Top 10 ESG trends for 2022

In a recent interview in The New York Times, the CEO of Patagonia, Ryan Gellert, describes a tri-party view of how to tackle climate change, arguably the biggest sustainability issue of our time. He notes that government plays a major role in helping to solve the problem, individuals make decisions in their lives that have an impact, and businesses need to step up and plug the gap between what they say and what they do. On the latter, he goes on to say that he’s not optimistic.

Well, he should be. For those of us that are long-time ESG practitioners, we have witnessed 2021 as a pivotal year for businesses “stepping up.” There has never been more research, product development, analysis, target setting, scoring, disclosures, benchmarking, screening, implementation, or measurement of ESG. There are efforts driving standardization, regulating reporting, and fostering integration. There is an intense competition for experienced ESG talent with compensation levels for senior level roles 2-3x where they were just a few years ago. This diffuse engagement with ESG has brought increased scrutiny (which we wholeheartedly welcome) but make no mistake: ESG has never been more firmly embedded in business culture. This global re-orientation around ESG is and will continue to be transformative. Yes, there is much more hard work to do, but we’ve finally got the wind at our backs.

With this momentum in place, we are pleased to present our Top 10 list of ESG trends for 2022. Our list reflects the widespread nature of ESG and touches upon the themes of further simplicity, transparency and intentionality. It’s in no particular order, admittedly a bit aspirational, and certainly not comprehensive. We appreciate your interest in reading through our list, thank you in advance for your engagement, and welcome your feedback.

1. ESG ratings will remain uncorrelated and that’s ok! 

One of the most common refrains when it comes to critiquing ESG ratings is that they lack standardization, are confusing and complex, and therefore lack applicability. However, we, along with others, don’t see this as inherently an issue of concern. ESG ratings are the resulting opinion born from an analysis based on proprietary methodologies and should be taken as one of many inputs into the process it is being plugged into. We will never have perfect ESG data, and ESG ratings will never be as correlated as credit ratings. In fact, with increased regulations to disclose ESG information, we will see even more ESG, yet, the expertise and alpha will continue to lie in the ability to navigate through this complexity.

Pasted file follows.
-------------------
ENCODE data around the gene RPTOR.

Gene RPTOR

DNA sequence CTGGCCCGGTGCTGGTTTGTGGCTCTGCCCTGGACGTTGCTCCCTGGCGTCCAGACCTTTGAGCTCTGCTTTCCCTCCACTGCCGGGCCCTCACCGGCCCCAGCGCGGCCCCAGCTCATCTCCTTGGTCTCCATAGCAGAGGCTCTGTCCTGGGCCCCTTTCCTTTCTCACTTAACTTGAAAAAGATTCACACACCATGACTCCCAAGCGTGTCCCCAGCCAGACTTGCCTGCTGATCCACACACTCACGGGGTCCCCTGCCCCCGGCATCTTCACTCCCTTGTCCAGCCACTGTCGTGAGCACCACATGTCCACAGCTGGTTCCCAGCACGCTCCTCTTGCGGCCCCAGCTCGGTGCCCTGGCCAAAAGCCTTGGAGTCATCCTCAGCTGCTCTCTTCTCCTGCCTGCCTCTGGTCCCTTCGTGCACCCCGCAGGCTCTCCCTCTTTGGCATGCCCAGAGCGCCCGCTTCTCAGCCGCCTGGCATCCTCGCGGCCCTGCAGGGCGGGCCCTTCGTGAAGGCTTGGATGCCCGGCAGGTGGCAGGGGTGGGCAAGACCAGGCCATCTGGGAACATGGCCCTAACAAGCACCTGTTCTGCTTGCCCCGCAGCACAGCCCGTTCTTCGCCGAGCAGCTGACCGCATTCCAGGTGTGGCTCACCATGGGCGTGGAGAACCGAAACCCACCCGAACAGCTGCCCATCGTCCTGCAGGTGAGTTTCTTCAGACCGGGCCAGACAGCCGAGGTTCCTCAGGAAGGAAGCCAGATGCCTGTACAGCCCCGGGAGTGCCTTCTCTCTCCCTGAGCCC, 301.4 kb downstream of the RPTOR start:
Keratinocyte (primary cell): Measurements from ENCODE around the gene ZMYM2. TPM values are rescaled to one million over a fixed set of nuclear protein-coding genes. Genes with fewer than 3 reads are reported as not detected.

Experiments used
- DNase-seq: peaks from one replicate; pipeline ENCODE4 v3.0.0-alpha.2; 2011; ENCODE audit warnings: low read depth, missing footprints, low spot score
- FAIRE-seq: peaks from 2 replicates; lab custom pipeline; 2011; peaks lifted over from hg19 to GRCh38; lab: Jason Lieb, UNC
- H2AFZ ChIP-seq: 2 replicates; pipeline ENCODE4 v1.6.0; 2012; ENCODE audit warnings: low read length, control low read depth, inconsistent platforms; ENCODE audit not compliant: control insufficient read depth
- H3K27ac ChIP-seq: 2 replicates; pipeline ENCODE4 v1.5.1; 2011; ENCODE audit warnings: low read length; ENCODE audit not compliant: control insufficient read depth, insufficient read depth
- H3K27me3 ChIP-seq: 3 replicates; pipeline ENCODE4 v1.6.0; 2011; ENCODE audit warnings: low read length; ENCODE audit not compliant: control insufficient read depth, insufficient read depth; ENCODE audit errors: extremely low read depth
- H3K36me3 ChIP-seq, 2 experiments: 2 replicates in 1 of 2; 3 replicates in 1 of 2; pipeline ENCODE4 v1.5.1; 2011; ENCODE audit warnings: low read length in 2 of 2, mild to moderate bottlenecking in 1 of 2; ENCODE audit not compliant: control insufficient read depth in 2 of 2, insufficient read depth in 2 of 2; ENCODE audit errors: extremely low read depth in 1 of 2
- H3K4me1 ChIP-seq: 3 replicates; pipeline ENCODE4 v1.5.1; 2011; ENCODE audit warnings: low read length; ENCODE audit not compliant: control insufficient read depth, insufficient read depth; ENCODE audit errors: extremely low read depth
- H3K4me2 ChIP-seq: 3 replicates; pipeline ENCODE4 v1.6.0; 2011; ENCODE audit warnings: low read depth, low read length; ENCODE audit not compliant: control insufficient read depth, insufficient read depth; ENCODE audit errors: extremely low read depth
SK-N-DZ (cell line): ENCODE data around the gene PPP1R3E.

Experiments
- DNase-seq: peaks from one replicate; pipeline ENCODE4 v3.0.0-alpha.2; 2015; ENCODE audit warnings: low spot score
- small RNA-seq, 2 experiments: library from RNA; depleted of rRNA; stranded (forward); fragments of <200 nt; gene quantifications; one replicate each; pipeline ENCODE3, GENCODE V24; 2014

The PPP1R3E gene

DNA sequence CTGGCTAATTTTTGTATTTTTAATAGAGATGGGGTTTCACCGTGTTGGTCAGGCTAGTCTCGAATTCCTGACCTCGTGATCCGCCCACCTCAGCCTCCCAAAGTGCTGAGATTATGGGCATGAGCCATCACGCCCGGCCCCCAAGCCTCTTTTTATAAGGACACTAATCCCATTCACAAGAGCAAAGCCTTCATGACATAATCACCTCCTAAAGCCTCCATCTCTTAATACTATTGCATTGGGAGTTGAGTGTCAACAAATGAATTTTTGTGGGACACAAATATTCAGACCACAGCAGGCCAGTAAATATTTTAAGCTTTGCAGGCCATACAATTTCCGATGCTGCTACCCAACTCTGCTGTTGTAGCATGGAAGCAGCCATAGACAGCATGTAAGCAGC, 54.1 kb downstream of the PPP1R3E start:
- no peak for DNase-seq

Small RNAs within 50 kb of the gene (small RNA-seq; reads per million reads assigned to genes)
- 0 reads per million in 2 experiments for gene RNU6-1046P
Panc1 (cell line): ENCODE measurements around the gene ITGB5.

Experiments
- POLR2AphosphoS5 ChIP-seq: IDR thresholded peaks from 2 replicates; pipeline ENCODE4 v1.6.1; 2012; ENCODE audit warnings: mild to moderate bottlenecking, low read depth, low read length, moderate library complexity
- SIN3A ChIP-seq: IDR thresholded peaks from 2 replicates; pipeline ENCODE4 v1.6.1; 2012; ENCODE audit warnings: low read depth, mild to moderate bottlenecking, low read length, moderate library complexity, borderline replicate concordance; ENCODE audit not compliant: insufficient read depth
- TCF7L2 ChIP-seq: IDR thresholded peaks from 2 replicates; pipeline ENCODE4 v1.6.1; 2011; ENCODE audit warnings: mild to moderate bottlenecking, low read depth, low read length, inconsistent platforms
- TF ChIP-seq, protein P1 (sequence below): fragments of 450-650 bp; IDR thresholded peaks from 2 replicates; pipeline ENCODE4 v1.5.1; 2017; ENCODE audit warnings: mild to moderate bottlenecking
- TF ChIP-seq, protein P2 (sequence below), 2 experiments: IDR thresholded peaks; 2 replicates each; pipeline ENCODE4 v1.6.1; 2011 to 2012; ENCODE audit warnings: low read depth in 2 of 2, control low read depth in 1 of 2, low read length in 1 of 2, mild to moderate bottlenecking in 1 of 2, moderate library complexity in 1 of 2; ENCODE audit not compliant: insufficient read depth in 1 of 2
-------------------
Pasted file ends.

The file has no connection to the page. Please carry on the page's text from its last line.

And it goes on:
2. Who should be driving the ESG car? Strategy

The popular saying “what gets measured gets managed” is tossed around quite often in management circles when it comes to ESG reporting. It certainly does make sense in this context, but with increased stakeholder expectations and a regulatory environment mandating ESG disclosures, we have inevitably seen ESG reporting driving the sustainability strategy at organizations rather than the otherway around. However, with increased awareness and a better understanding of material ESG issues at all levels of an organization, we now see sustainability not only being managed as a risk mitigation strategy, but also as a value driver essential to both maintaining and increasing competitive differentiation. With this level of engagement from the top on down, we fully expect to see strategy start to drive ESG reporting in 2022.